30 Quoi Fertility Effects of Abortion and Birth Control Pill Access for Minors Qui Melanie Guldi Où Demography Quand Novembre 2008 Quoi encore In this article, age-specific policy variables measure either a minors legal ability to obtain an abortion or to obtain the birth control pill without parental involvement. I find fairly strong evidence that young womens birthrates dropped as a result of abortion access as well as evidence that birth control pill access led to a drop in birthrates among whites. Données As described in the text of the article, data on births come from the 1968–1979 Vital Statistics Natality Detail Files,and population estimates come from the U.S. Census Bureau. Policy Variables come from sources listed in the notes to Table 1 [Alan Guttmacher Institute (2003, 1978); Council of State Governments (1972, 1973); Merz et al. (1995); Paul and Pilpel (1979); Paul, Pilpel, and Wechsler (1974, 1976); and Pilpel and Wechsler (1969, 1971); U.S. DHEW (1974).]


32 Quoi Family Boundary Ambiguity and the Measurement of Family Structure: The Significance of Cohabitation Qui Susan L. Brown Wendy D. Manning Où Demography Quand Février 2009 Quoi encore We examine family boundary ambiguity in adolescent and mother reports of family structure and found that the greater the family complexity, the more likely adolescent and mother reports of family structure were discrepant. This boundary ambiguity in reporting was most pronounced for cohabiting stepfamilies. Among mothers who reported living with a cohabiting partner, only one-third of their teenage children also reported residing in a cohabiting stepfamily. Conversely, for those adolescents who reported their family structure as a cohabiting stepfamily, just two-thirds of their mothers agreed. Levels of agreement between adolescents and mothers about residing in a two-biological-parent family, single- mother family, or married stepfamily were considerably higher. Estimates of the distribution of adolescents across family structures vary according to whether adolescent, mother, or combined reports are used. Moreover, the relationship between family structure and family processes differed depending on whose reports of family structure were used, and boundary ambiguity was associated with several key family processes. Données The first wave of the National Longitudinal Study of Adolescent Health


34 Quoi Motherhood, Labor Force Behavior, and Womens Careers: An Empirical Assessment of the Wage Penalty for Motherhood in Britain, Germany, and the United States Qui Markus Gangl Andrea Ziefle Où Demography Quand Mai 2009 Quoi encore We establish wage penalties for motherhood between 9% and 18% per child, with wage losses among American and British mothers being lower than those experienced by mothers in Germany. Labor market mechanisms generating the observed wage penalty for motherhood differ markedly across countries, however. For British and American women, work interruptions and subsequent mobility into mother-friendly jobs fully account for mothers wage losses. In contrast, respective penalties are considerably smaller in Germany, yet we observe a substantial residual wage penalty that is unaccounted for by mothers observable labor market behavior. We interpret this finding as indicating a comparatively more pronounced role for statistical discrimination against mothers in the German labor market. Données Harmonized longitudinal data from the British Household Panel Survey (BHPS), the German Socio-Economic Panel (GSOEP), and the National Longitudinal Survey of Youth (NLSY)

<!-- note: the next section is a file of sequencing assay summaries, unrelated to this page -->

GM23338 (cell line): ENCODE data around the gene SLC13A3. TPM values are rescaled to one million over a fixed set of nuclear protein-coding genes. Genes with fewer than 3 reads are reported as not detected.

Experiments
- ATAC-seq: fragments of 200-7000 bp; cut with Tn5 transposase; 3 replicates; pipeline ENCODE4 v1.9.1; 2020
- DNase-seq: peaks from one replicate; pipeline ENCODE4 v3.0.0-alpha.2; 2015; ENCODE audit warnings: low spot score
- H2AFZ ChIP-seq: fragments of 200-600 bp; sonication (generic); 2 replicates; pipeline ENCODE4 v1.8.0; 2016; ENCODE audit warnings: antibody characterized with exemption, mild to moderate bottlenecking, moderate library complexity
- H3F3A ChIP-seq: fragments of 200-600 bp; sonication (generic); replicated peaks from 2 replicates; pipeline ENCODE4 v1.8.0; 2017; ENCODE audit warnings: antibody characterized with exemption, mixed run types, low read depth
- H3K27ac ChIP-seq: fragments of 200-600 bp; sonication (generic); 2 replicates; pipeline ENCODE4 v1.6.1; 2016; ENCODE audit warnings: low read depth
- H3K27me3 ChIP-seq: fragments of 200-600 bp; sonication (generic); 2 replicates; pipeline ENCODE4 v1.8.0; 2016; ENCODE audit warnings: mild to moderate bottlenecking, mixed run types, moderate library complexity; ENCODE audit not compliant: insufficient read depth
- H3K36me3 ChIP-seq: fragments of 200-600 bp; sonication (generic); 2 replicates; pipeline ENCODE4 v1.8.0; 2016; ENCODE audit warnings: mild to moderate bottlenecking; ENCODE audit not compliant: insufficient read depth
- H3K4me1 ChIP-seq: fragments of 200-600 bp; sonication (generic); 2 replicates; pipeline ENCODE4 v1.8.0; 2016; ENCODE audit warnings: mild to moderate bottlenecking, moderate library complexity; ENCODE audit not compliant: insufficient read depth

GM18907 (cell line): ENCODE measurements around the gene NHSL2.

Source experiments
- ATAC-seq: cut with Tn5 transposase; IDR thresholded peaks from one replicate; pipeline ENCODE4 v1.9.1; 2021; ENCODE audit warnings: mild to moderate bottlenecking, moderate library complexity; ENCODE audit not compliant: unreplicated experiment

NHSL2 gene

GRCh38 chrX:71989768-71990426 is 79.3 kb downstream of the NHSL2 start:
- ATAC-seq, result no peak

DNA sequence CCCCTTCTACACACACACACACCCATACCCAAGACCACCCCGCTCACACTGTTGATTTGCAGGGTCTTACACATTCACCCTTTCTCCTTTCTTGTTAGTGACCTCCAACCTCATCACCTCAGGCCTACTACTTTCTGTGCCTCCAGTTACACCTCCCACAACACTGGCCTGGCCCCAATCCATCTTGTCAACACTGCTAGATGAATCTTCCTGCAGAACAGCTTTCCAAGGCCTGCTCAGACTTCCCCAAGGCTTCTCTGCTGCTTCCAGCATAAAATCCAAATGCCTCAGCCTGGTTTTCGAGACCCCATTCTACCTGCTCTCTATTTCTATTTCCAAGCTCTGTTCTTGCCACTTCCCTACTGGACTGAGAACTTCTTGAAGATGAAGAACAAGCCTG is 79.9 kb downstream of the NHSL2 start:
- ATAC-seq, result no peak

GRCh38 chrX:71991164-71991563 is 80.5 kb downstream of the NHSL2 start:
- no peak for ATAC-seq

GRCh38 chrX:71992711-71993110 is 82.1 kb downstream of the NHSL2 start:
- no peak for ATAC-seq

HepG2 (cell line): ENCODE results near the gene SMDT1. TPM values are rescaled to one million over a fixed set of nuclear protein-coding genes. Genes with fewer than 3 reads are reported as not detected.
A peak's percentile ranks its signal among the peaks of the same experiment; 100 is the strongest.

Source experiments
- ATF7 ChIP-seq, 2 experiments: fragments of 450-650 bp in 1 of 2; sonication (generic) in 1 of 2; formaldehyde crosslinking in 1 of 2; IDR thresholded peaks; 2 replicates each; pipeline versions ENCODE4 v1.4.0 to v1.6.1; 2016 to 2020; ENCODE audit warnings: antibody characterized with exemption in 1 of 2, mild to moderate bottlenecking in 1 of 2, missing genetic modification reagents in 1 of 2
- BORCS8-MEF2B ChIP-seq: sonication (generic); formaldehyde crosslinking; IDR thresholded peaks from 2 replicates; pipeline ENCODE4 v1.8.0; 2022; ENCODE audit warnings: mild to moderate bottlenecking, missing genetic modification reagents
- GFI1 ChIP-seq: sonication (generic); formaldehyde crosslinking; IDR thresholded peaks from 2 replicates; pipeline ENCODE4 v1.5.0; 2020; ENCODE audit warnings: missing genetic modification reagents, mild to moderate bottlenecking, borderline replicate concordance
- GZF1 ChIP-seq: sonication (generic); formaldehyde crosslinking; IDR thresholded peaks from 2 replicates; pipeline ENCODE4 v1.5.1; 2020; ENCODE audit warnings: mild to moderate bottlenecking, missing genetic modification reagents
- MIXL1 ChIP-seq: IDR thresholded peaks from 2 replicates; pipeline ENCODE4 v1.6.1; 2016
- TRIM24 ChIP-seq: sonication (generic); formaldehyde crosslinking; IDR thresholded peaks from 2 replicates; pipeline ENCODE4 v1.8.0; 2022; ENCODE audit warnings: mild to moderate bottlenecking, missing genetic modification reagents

36 Quoi The Evolution of Fertility Expectations Over the Life Course Qui Sarah R. Hayford Où Demography Quand Novembre 2009 Quoi encore Group-based trajectory analysis illuminates common patterns in the evolution of fertility intentions and identifies individual characteristics associated with these patterns. Factors related to family formation, such as marriage and whether a woman has a child at an early age, are found to be the most consistent correlates of patterns of change in expected family size. Données National Longitudinal Survey of Youth, 1979 cohort